Kidney stones in dogs are rare. But in the bladder - often. Such stones can pass into the urethra. Stones in the bladder can form in all dogs. The rocks that belong to the high risk group are the dwarf schnauzer, Dalmatians, Shih Tzu, Dachshund and Bulldog.
Stones in the bladder and urethra can be large or small, single or multiple, and can spontaneously exit or cover the lower parts of the urinary tract. In addition, stones in the bladder can cause painful urination and the appearance of blood in the urine.
Most of the stones of the bladder are struvites, that is, they consist of phosphoric acid magnesia and ammonia. They are formed in alkaline urine, and this process is usually preceded by infection of the bladder. Bacteria and sedimentary components of urine form a source around which ammonium phosphate is deposited.
Stones consisting of uric acid are formed in acid urine and are often associated with an inborn violation of urate metabolism. Such a genetic predisposition has Dalmatians and Bulldogs.
Other stones may contain calcium oxalate or cystine. Crystals of cystine were found in Newfoundland and many other breeds of dogs. In order to determine the predisposition or carriers of stones, there are genetic tests. Silicon stones are rare, most often in German male shepherds. These stones are usually not associated with a previous infection of the bladder.
Stones that are large or multiple, can sometimes be probed through the abdomen. In most cases, the diagnosis is established based on the results of an X-ray examination. Stones that are not visible when radiographing the abdominal cavity can often be seen during an ultrasound examination or intravenous pyelography. Also, the results of urine tests are taken into account.
Stones that came out on their own or were surgically removed, if possible, should be analyzed, as the composition of the stones affects the treatment of the remaining or future stones.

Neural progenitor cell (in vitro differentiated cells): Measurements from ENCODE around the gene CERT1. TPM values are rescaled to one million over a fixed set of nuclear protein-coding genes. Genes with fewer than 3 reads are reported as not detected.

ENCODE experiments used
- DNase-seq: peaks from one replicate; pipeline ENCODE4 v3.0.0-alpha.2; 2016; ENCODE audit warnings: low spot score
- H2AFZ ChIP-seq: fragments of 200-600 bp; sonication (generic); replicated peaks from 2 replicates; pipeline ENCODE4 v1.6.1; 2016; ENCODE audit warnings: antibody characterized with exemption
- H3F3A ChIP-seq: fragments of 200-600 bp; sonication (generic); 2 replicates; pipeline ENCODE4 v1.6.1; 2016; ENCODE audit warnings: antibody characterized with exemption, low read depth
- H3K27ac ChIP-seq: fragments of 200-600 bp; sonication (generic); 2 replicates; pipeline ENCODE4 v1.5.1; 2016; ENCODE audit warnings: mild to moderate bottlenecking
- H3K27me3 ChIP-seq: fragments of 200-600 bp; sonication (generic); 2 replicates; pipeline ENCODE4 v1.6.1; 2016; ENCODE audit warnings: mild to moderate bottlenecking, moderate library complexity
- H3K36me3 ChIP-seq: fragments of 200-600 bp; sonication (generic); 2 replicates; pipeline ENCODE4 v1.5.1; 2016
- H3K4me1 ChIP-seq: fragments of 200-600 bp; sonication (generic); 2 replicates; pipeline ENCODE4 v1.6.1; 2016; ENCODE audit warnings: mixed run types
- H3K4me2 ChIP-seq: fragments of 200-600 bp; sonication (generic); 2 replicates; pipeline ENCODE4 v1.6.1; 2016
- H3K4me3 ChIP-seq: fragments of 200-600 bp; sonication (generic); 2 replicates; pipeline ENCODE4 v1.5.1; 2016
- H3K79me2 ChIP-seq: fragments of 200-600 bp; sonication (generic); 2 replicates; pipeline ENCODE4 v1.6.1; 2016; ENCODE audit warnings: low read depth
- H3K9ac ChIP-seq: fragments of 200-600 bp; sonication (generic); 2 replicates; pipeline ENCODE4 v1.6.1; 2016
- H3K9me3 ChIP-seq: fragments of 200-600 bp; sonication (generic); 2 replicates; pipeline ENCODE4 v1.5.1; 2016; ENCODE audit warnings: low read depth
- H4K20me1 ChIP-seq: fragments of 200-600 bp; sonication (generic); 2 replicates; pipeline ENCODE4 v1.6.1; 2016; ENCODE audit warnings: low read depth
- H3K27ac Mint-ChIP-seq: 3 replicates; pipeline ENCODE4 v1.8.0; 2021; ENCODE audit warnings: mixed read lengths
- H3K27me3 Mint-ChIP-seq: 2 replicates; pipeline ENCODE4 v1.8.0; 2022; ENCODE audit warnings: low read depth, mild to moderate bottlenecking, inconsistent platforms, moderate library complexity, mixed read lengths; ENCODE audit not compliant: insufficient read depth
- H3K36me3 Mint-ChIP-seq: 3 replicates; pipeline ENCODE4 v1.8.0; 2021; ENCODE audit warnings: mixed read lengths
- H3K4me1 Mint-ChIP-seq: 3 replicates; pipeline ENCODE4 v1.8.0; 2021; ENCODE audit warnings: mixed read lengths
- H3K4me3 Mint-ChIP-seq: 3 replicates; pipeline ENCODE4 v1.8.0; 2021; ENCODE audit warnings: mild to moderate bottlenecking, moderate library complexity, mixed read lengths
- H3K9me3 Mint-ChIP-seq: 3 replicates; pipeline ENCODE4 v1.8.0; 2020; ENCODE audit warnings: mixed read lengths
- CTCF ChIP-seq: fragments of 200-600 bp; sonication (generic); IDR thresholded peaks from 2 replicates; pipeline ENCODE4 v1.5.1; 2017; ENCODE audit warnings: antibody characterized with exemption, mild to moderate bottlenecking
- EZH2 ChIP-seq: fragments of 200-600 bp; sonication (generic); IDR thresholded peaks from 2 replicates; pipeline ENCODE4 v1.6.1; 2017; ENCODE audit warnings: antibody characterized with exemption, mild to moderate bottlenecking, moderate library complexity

Treatment: if there is an infectious process in the bladder, it should be treated as described for cystitis. In many cases, stones can dissolve within a few weeks or months if the dog is fed on a special diet. Struvite stones dissolve in acidic urine requiring a diet low in magnesium and protein in combination with a specially formulated food to treat these problems, for example, Royal Canin Urinary SO 13. Stones containing uric acid respond to treatment with a low purine diet in combination with the use of the preparation of allopurinol. Cystine stones are treated with the same diet in combination with drugs that dissolve cystine. Feeding a dog on a vegetarian diet, for example, Royal Canin Vegetarian Formula, can help prevent the formation of urate stones. Techniques that allow the dissolution of stones consisting of calcium oxalate and silicon have not yet been developed. However, diet and nutritional supplements can help reduce the risk of their reappearance.
For the treatment of stones in the urethra, which can cause blockage, and for the treatment of stones in the bladder that have not responded to changing diets and the use of medicines, the approach of choice is surgical removal. Also, this method of treatment can be resorted to if medication is contraindicated because of congestive heart failure or when it is necessary to quickly relieve symptoms.
The formation of new stones occurs in approximately 30% of cases. The dog should be inspected regularly by a veterinarian. He or she can recommend long-term dietary changes and / or nutritional supplements, such as vitamin C, raspberry extract or cranberry extract.